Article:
This site will look much better in a browser that supports web standards, but it is accessible to any browser or Internet device.

Skip to Content

International Women's Day, Federation of Muslim Women - March 8, 2013

 

Asalaamu alaykum and good morning,

 

I would like to welcome my fellow parliamentarians, MPPs, city councillors, and community leaders who have joined me here today. I am delighted to celebrate International Women’s Day with you.

 

Today we recognize the achievements women have made here in Canada and abroad, as well as the many challenges that remain. 

 

 

One of those challenges is how to build a just and equitable society; to have all of our voices heard. To do this, we must ensure that we have diversity in leadership in our governments and society at large.

 

I am encouraged by organizations such as the Federation of Muslim Women, who are dedicated to human rights, equality and justice. I commend you on your efforts in advocating and supporting the potential of Canadian Muslim women.

 

 

In order for Muslim women to be recognized in Canada, we must participate in this society. We are lucky to live in a country where women have made significant gains and have been provided multiple avenues to contribute to their communities.

 

I believe that I was appointed to the Senate because I became recognized as someone who was involved and interested in my surroundings.  I participated in organizations such as The Citizens Foundation of Canada, the Canadian Pashtun Cultural Association, the South Asian Regional Council of Canada, even the Parent Advisory Council for my daughter’s public school.  I am privileged to be the first Canadian Senator of Pakistani origin, and one of 38 women in the Senate.

 

Women now account for more than one third of the Senate’s membership, and many of the Senate’s current leaders are women. Our House of Commons is composed of 76 female Members of Parliament, a more than 50% increase from the last Parliament in 2011. In addition, the Conservative caucus, to which I belong, is one of the most ethnically diverse in history.

 

In the 20th century, one of the greatest changes to democracy around the world has been the increased participation of women in politics, both as voters and as MPs. However, in many countries, women still struggle to have their rights recognized.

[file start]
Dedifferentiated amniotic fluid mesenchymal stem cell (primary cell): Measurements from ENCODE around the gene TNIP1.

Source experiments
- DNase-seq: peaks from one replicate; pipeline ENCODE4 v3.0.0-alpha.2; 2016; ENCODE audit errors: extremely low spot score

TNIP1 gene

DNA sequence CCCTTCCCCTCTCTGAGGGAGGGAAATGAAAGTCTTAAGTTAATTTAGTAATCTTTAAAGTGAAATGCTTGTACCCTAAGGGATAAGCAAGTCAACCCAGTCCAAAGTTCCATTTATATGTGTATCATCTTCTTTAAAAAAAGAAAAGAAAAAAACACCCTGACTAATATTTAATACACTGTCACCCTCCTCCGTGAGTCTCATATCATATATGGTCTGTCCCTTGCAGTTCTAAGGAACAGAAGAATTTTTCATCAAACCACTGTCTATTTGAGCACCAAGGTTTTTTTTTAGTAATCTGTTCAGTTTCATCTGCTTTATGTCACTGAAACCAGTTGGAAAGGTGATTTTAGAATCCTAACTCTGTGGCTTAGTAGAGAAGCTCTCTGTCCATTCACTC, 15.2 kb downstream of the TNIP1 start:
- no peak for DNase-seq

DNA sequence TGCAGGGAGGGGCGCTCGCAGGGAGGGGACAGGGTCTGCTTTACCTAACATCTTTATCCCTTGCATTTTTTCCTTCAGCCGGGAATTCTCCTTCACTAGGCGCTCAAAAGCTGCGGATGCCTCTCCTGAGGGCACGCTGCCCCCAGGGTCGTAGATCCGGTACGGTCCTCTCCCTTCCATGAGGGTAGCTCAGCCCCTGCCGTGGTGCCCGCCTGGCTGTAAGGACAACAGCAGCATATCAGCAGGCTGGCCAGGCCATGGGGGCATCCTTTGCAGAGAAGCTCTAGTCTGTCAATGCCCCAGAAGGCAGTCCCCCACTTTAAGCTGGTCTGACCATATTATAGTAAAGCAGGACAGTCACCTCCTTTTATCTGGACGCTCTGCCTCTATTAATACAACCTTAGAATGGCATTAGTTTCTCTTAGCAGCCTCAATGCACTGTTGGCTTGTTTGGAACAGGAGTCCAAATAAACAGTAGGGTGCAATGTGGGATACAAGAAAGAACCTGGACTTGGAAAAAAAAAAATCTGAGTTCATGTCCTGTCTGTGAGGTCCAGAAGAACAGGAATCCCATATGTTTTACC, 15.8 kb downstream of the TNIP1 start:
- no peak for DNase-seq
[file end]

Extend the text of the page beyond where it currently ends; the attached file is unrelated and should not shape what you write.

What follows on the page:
I often reflect upon the state of women in my birth country of Pakistan, where women continue to live in an extremely patriarchal society.

 

I remember that when visiting camps for displaced persons in the Swat Valley, I was approached by large numbers of women who had difficulties in addressing the men. They found it challenging to ask for necessities that they desperately needed, and came to me to ask on their behalf.

 

When I visited Pakistan after the flooding of 2010, I wanted to meet the women in the camps again, but could not due to security reasons. Instead, an astonishing 300 women gathered at a residence in Nowshera to meet me. Many of them had remained in the camps for months after the flooding because they had nowhere else to go.

 

Despite these unfavourable conditions, I was amazed by the strength of the women in the face of adversity. In both cases, I have been moved by the remarkable courage and tenacity of these women to persevere.

  

The sad reality is that while women are very capable, social norms persist which discourage their education. In my home province of Khyber Pakthunkhwa, education levels remain very low among girls, where literacy rates are between 3 and 8%. We know quite well that the largest return on investment is in girls’ education, where families are proven to be richer and healthier.

 

On this note, I am always adamant that we cannot forget about the education of boys. In Pakistan, girls rely on the advice of their male counterparts – their fathers, brothers and husbands. If men are educated, they are more likely to support the education of women.

 

Mindsets must change in both genders. I often hear from men and women alike that their daughters are like sons because they are the breadwinners of the family. This needs to change.  The role of the woman should be accepted as one of her choice – whether it is at work or in the home.

 

The good news is that things are gradually moving in a positive direction. We have all been inspired by Malala Yusufzai, a young girl who began blogging for the BBC at the age of 11 about her life under Taliban rule. Malala went to school in secret, with books hidden under her clothes, and became the voice for the girls in the Swat Valley. Because of this, Malala and two of her schoolmates were attacked by the Taliban this past October.

 

I was so moved by Malala’s story that I visited her and her family in England this past November. I wanted to convey my respect and support, and to let her know that Canada stood behind her and her fight for the rights of women and girls.

 

Because of mavericks like Malala, things are moving in a positive direction, but there are still challenges. The fact that we have an International Women’s Day and not an International Men’s Day, shows that there is still progress to be made.

 

It is our responsibility to get involved in our communities for the betterment of future generations and to provide an example to nations that are still learning and developing.

Whether you become involved in politics or civil society organizations, like FMW, we must work together to empower women and build a more just and equitable society.

 

I promise you that it will be worth it. One of the most rewarding moments of my life occurred while visiting Edmonton, where a young Muslim girl told me that upon seeing me, a Muslim woman and Canadian Senator, she finally felt like she belonged.

 

Thank you for giving me this opportunity to speak to you today. I hope that you enjoy the rest of your morning and have a happy International Women’s Day.